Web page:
Strange but true – packs of the UK’s best-selling alcohol-free beer bear the words: “Please enjoy Beck’s Blue responsibly”. But why?
Consumers browsing the premium bottled ale fixture this month may be stopped in their tracks by a picture of a disembodied bulldog head wearing sunglasses and a fez while looking down on an elephant balancing on a beach ball, with the word “Madness” emblazoned in between.
When big wines from the new world invaded UK shelves in the mid-1990s they introduced consumers to powerful styles from warm regions that packed a hangover-inducing punch. UK shelves had previously been dominated by old world aristocrats from the likes of France and Italy, which came with typical abv range of 11-13%, and strength was never a major issue. But with much of the old world order barged into oblivion alcohol levels began to creep up and 14-15.5% wines from countries like Australia and South Africa grew so commonplace the Government had to change its unit guidelines on a glass of wine.
Not so long ago, British beer was the envy of the world, while three virtually identical brands accounted for the bulk of sales across the pond. But then mass-produced bitter and lager took over the UK market and the scene began to look equally lacklustre.
Assuming reality has anything to do with it, those screaming headlines about young people and their binge drinking should swiftly become a thing of the past. Research and statistics from every angle are revealing a new generation that’s gone off the booze and in the UK is driving the second-largest fall in alcohol consumption in the world.
People often see supermarkets as the one-eyed monsters of the brewing industry, so it’s perhaps appropriate that Morrisons has at least in part been responsible for a great leap forward in the fortunes of Cyclops, the scheme to put independent tasting notes on to the reverse of bottled beer labels and cask ale pump clips.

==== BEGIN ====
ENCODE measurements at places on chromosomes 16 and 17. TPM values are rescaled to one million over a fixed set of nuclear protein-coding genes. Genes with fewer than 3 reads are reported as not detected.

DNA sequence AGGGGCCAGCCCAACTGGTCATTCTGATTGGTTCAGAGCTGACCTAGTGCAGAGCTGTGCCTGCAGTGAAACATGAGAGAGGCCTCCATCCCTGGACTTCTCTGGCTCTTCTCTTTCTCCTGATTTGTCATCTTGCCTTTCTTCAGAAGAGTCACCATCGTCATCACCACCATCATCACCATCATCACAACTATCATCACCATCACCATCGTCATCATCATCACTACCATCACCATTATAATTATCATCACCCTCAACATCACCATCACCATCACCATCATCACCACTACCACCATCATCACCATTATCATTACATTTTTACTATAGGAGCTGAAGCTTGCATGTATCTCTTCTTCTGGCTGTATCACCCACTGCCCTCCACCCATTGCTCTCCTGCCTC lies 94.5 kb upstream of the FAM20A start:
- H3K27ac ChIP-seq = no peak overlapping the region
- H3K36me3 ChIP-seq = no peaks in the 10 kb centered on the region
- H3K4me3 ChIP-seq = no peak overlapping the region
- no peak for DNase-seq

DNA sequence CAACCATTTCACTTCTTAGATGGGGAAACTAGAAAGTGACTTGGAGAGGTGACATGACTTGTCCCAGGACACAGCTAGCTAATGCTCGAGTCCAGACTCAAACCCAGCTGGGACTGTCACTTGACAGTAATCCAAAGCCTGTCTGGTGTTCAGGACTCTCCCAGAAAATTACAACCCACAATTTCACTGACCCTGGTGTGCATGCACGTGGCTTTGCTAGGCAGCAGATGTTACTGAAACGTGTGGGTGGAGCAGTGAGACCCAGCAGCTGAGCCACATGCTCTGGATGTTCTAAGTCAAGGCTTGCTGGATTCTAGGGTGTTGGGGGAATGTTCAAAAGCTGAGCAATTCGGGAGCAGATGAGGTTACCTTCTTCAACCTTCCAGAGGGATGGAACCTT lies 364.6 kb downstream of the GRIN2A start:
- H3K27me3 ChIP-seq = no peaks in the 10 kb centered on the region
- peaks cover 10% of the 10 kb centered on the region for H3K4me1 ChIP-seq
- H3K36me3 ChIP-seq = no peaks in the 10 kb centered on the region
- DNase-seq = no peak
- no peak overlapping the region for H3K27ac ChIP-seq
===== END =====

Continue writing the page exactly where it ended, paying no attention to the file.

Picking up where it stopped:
Due to the recessive nature of the MC1R gene ginger people are dying out and could be extinct by the year 2100, according to the Oxford Hair Foundation.
Triumphant sports people bouncing up and down in front of hoardings with the names of beer brands on them could soon be a thing of the past.
When the researchers for BBC’s The Apprentice got their hapless teams making flavoured beer in the current series, they certainly hit on a trend in the drinks industry. The question is, did they miss the hottest trend in the business?
For millions of years all food and drink was organic. The cavemen, the Victorians and your great-grandparents didn’t call it organic food – they just called it food.
A private dining room with large sash windows that sits above the White Horse pub in west London has become a microcosm for the global cider industry in recent years.
When writing a story you need conflict, drama and obstacles for the hero to overcome in order to capture the reader’s imagination.
For a small island straddling the western coast of Europe, England has a habit of punching above its weight on a global stage.
The lager category has been battered from pillar to post in recent years by a rising duty escalator, miserable weather, falling volumes and the rise of cider and golden ale.
The industry jargon is “fractional bottles”. In spirits, this has traditionally meant 35cl, the orthodox half-bottle size. For wine, a half-bottle means 37.5cl – an unfashionable size for decades that is starting to make a comeback.
The mass migration of more than a million eastern Europeans to Britain since Poland and seven neighbouring countries joined the EU in 2004 has heralded the one of the greatest cultural shifts our nation has seen since the Norman Conquest.